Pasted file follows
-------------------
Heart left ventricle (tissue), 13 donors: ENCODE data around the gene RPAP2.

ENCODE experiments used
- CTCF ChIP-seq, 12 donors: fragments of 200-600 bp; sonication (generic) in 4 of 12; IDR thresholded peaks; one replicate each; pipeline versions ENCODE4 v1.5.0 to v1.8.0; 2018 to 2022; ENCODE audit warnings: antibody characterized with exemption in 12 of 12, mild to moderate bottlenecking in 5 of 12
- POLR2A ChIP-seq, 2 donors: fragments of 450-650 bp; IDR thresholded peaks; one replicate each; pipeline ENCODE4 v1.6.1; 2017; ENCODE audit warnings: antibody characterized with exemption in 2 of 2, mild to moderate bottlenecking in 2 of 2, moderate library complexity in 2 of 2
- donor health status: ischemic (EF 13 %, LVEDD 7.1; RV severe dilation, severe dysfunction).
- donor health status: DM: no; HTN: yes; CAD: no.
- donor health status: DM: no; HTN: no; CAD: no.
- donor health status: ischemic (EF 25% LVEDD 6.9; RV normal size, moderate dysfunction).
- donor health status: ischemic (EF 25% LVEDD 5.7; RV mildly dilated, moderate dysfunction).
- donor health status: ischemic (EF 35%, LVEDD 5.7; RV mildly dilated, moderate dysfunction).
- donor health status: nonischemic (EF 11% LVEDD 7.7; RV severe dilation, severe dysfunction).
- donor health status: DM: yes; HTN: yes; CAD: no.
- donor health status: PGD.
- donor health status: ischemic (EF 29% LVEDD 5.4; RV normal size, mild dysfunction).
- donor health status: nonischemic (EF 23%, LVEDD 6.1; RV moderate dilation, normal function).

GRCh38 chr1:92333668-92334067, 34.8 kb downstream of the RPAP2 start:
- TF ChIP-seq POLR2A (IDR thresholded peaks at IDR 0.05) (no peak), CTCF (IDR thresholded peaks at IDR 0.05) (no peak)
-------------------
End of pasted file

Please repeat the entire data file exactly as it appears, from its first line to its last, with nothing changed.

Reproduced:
Heart left ventricle (tissue), 13 donors: ENCODE data around the gene RPAP2.

ENCODE experiments used
- CTCF ChIP-seq, 12 donors: fragments of 200-600 bp; sonication (generic) in 4 of 12; IDR thresholded peaks; one replicate each; pipeline versions ENCODE4 v1.5.0 to v1.8.0; 2018 to 2022; ENCODE audit warnings: antibody characterized with exemption in 12 of 12, mild to moderate bottlenecking in 5 of 12
- POLR2A ChIP-seq, 2 donors: fragments of 450-650 bp; IDR thresholded peaks; one replicate each; pipeline ENCODE4 v1.6.1; 2017; ENCODE audit warnings: antibody characterized with exemption in 2 of 2, mild to moderate bottlenecking in 2 of 2, moderate library complexity in 2 of 2
- donor health status: ischemic (EF 13 %, LVEDD 7.1; RV severe dilation, severe dysfunction).
- donor health status: DM: no; HTN: yes; CAD: no.
- donor health status: DM: no; HTN: no; CAD: no.
- donor health status: ischemic (EF 25% LVEDD 6.9; RV normal size, moderate dysfunction).
- donor health status: ischemic (EF 25% LVEDD 5.7; RV mildly dilated, moderate dysfunction).
- donor health status: ischemic (EF 35%, LVEDD 5.7; RV mildly dilated, moderate dysfunction).
- donor health status: nonischemic (EF 11% LVEDD 7.7; RV severe dilation, severe dysfunction).
- donor health status: DM: yes; HTN: yes; CAD: no.
- donor health status: PGD.
- donor health status: ischemic (EF 29% LVEDD 5.4; RV normal size, mild dysfunction).
- donor health status: nonischemic (EF 23%, LVEDD 6.1; RV moderate dilation, normal function).

GRCh38 chr1:92333668-92334067, 34.8 kb downstream of the RPAP2 start:
- TF ChIP-seq POLR2A (IDR thresholded peaks at IDR 0.05) (no peak), CTCF (IDR thresholded peaks at IDR 0.05) (no peak)